With global warming and extensive urbanization, it is essential to refine urban forest management models for larger areas, which retain the capacity for detailed monitoring of forest variability at very small, local levels. In Sydney, the effect of urban forest on surrounding areas is not clearly documented. This study aims to investigate trees along two long-established transport corridors in the Sydney Metropolitan Area, using light detection and ranging (LiDAR) and Hyperspectral Imaging sensors. Integrating the two remote sensing technologies permitted rapid assessment of tree features including diversity of tree species, overall distributions and canopy parameters, even in small, inaccessible areas. Incorporating the same data in seasonal solar radiation models allowed shading analysis, which demonstrated the local variation of received radiation in the presence of trees and the respective contributions of evergreen and deciduous species. The shading impacts were significantly related to adjacent forest features. These studies highlighted the importance of trees around buildings and larger, taller trees that provided extensive shading. Remote sensing technologies can be used to indicate ways of planning shading and improving management and connectivity of all urban forest sub-systems. The basic management framework also allows inclusion of diverse data from multiple resources to enhance government decision-making.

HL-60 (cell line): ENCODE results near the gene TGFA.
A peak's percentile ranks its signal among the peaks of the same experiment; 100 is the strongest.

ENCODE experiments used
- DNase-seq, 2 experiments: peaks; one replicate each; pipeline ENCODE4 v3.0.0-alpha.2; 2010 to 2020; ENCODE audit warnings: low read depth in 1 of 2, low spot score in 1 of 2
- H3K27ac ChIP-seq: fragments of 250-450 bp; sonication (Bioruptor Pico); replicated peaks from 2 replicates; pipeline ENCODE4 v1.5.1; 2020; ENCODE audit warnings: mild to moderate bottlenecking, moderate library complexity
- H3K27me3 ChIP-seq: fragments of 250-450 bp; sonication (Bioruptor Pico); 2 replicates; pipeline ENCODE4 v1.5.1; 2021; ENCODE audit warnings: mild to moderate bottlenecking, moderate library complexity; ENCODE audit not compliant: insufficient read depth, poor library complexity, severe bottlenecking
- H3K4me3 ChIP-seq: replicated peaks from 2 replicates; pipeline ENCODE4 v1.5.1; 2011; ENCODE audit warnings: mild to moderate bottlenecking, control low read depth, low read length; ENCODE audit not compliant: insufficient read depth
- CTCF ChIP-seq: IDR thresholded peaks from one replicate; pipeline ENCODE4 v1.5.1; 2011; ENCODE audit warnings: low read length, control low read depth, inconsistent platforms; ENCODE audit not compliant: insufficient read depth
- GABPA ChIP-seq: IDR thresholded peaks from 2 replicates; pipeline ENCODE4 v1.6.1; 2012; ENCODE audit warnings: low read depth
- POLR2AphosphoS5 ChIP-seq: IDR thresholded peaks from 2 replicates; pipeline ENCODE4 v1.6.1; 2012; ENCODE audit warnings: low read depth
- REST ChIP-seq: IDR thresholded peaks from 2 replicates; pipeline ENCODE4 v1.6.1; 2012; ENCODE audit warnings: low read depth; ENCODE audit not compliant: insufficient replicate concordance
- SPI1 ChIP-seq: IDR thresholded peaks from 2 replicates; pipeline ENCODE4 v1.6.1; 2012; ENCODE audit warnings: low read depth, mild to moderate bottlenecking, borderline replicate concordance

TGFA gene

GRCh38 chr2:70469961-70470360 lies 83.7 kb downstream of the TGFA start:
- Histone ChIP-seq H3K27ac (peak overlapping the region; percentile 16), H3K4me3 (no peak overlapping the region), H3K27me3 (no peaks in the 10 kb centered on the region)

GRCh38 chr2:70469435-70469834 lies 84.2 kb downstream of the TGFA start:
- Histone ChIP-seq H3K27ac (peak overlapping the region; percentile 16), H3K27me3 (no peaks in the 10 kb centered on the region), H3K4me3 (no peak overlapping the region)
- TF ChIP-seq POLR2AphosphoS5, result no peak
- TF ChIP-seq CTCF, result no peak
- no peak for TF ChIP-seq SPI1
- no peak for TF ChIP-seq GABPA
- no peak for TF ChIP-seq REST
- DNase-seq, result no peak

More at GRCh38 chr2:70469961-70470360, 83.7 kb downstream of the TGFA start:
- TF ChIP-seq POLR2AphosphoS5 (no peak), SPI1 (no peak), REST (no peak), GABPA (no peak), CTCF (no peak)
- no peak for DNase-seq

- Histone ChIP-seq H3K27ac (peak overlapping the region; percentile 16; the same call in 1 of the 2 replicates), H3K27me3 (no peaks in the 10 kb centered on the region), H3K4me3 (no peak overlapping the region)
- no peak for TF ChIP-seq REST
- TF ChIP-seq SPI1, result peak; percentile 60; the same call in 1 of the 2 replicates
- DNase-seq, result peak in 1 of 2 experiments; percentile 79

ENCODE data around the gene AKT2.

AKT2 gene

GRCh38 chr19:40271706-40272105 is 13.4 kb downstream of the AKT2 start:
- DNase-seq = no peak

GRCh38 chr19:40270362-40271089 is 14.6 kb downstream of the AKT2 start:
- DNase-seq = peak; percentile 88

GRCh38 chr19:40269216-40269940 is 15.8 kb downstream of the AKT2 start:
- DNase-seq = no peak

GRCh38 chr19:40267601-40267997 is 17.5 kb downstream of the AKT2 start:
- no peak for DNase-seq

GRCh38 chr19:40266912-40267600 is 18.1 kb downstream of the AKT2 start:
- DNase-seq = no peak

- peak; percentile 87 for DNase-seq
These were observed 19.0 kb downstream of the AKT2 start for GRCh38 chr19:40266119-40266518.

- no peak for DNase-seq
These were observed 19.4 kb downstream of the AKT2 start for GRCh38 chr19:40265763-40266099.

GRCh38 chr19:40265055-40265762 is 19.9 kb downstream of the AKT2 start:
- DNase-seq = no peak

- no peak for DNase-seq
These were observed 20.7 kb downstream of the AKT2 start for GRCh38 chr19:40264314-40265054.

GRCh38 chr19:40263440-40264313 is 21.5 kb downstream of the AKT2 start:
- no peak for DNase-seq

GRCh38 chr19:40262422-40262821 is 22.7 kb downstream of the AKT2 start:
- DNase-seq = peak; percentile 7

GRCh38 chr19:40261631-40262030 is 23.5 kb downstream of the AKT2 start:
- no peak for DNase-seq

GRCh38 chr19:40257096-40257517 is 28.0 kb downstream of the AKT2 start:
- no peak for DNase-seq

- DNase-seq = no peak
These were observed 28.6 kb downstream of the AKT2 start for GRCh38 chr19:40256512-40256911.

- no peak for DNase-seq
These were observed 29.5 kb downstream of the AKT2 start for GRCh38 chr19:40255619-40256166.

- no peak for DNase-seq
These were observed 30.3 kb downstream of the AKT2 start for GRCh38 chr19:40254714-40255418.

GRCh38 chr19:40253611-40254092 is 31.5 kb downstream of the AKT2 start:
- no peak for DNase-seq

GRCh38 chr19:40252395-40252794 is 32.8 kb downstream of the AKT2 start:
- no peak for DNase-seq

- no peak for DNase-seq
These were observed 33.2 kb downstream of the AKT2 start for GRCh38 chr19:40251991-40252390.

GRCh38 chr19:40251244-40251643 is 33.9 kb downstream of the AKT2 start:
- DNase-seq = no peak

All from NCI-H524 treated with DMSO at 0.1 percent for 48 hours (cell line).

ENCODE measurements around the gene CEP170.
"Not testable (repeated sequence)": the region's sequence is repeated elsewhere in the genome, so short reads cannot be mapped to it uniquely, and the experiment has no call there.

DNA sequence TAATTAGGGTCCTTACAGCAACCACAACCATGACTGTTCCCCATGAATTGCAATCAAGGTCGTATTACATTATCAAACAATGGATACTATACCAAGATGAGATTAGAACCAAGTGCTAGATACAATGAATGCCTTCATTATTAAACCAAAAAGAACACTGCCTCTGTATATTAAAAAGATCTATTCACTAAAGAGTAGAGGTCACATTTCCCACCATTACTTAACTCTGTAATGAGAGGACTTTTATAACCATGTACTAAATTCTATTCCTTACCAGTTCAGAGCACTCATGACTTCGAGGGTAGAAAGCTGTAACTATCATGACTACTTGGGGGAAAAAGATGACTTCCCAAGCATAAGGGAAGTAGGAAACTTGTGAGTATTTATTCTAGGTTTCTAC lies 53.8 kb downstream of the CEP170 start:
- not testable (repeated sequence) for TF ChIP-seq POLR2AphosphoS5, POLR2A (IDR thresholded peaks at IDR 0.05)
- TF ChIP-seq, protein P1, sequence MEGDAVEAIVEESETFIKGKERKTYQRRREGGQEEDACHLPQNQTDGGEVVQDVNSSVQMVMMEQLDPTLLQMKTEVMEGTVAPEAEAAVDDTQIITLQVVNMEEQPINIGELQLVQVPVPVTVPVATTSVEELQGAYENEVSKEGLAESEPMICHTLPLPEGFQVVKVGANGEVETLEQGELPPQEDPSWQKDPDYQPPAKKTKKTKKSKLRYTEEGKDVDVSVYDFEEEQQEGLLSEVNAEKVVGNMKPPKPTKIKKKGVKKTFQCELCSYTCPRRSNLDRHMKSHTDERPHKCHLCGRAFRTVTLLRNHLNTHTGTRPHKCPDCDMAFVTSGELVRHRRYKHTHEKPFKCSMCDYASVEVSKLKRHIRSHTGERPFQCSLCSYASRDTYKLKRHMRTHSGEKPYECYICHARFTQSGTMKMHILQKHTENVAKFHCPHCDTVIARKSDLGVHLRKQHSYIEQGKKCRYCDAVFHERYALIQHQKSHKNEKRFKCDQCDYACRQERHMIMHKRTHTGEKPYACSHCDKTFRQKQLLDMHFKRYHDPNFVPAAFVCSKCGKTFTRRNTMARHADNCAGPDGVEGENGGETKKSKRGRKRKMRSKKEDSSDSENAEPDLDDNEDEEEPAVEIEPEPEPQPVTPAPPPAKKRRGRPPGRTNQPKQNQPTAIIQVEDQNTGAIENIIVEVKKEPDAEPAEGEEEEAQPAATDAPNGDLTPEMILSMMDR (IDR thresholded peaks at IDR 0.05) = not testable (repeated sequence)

|Number of pages||1|
|Journal||The International Forestry Review|
|Publication status||Published - 2014|
|Event||The International Union of Forest Research Organizations World Congress (24th : 2014) - Salt Lake, UT|
Duration: 5 Oct 2014 → 11 Oct 2014